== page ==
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Placement Learning in Cancer and Palliative Care Nursing. A guide for students in practice

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Title: Placement Learning in Cancer and Palliative Care Nursing. A guide for students in practice

Author: Penny Howard and Becky Chady

Publisher: Bailliere Tindall, Elsevier, 2012

Reviewer: Anne Duell, registered general nurse, Birmingham Community NHS Trust

What was it like?

This book provides its readers with a clear and concise introduction to how to prepare and cope with supporting patients and carers in what may be an emotionally challenging placement. The authors work together well in presenting a strong first section, which works to prepare students to challenge their own perceptions of what cancer is and how it is perceived not just by themselves but also by a wider society. Within the first few pages students are encouraged to consider their anxieties and concerns about this placement and to work out a coping strategy, thereby ensuring a support network is in place if it is required. 


There is a refresher section for students who have already covered the biology of cancer, while at the same time providing a good grounding for those who are learning the biology of cancer for the first time. Progressing from this the multimodality treatment options are explained in a reader friendly manner supporting students learning and development, using breast cancer as its focal point. Moving forward, students are pointed to the specialist elements of care involved for their patient’s dependent upon the stage of treatment embarked upon. The care and treatment options discussed within this book present the students with the skills and knowledge to look holistically at their patient’s needs. Using the acronym APIE they can learn how to Assess, Plan, Implement and Evaluate the care and treatment being offered and/or being received by patients in their care.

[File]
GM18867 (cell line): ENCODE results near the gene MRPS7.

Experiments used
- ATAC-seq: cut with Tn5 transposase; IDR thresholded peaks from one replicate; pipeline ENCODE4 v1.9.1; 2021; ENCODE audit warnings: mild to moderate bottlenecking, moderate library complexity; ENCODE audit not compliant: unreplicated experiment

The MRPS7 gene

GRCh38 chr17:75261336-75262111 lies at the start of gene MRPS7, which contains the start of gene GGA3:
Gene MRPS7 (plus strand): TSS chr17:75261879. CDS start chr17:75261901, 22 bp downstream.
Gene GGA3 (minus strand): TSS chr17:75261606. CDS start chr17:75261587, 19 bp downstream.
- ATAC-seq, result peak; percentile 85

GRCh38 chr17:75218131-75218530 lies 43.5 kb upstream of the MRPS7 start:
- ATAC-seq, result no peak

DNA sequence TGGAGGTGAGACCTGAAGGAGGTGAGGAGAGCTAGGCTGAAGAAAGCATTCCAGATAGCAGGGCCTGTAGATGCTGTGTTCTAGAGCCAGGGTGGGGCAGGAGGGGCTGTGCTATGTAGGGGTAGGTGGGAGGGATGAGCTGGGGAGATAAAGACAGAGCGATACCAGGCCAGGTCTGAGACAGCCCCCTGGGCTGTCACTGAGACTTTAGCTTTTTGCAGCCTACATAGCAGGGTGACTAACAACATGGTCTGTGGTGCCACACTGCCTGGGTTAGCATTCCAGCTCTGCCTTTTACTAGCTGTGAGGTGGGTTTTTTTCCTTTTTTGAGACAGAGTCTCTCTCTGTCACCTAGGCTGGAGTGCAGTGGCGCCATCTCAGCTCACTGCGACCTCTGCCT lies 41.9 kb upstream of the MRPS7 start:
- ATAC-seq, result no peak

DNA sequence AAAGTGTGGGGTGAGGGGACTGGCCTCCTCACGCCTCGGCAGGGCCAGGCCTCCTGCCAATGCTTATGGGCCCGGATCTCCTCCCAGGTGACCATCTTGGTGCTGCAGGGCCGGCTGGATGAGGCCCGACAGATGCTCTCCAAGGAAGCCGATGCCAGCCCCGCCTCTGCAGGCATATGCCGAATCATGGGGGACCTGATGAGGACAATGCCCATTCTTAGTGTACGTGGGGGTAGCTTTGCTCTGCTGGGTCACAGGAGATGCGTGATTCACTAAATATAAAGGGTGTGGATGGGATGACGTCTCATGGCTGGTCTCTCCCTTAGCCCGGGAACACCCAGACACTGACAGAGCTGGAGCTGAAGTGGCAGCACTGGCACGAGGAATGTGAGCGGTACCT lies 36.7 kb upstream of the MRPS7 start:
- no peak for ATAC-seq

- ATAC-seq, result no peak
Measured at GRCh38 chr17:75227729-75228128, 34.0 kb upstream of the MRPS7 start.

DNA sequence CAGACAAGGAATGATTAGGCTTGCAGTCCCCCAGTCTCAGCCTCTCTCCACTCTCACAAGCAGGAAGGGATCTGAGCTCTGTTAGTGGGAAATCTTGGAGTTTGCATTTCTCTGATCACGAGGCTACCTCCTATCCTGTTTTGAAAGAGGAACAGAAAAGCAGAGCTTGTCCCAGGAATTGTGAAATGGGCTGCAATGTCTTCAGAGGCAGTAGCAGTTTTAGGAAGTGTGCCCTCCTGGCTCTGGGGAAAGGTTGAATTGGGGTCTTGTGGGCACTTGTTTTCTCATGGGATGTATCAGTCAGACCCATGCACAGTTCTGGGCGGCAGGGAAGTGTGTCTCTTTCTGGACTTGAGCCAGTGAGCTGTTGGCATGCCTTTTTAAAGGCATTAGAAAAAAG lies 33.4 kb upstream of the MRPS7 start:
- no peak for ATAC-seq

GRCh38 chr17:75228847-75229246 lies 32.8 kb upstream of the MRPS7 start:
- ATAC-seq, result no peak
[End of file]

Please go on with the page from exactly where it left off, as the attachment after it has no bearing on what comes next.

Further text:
The later sections of this book deal with supporting patients and their families in the last few days of life. This may be a new experience for some students and the authors use good case studies to enable their readers to gain some theoretical knowledge of what they may encounter, while being aware that each individual person approaches end of life in a different way whether they are a patient, relative or health care professional.

As with other books within this series, this book is a resource for mentors to be aware of, especially when supporting and mentoring students in their care. The layout provides points for practice and placement specific reading lists enabling further study to be embarked upon to consolidate learning beyond knowing just the basics of cancer and palliative care nursing.

What were the highlights? 

The highlights of this book are the use of case studies to aid student learning in conjunction with points for practice. Reference is made to the end of life care strategy and the importance of maintaining holistic care and support, encompassing any spiritual needs.   Howard and Chady also provide guidance in regards to transferable skills that can be taken from this specialised field of nursing into other fields of allow learning.

Strengths & weaknesses:

While reading this book no weaknesses are evident.  As with any specialist field it touches the surface and allows the reader opportunity to research further into areas of specific interest. The layout is methodical and clear in its presentation with clear guidance and current referencing. 

Who should read it?

This book should be considered by students of nursing who are going to embark on placements within cancer wards and palliative care. I would suggest also that it should be read by any student of nursing since, as nurses we can encounter patients with a diagnosis of cancer in any field of nursing and at some point we are likely to encounter patients who are approaching the end of life. Mentors should also read this book since it acts as a reminder of the needs of this patient group but also of the physical and emotional needs that their students may need during their placement.

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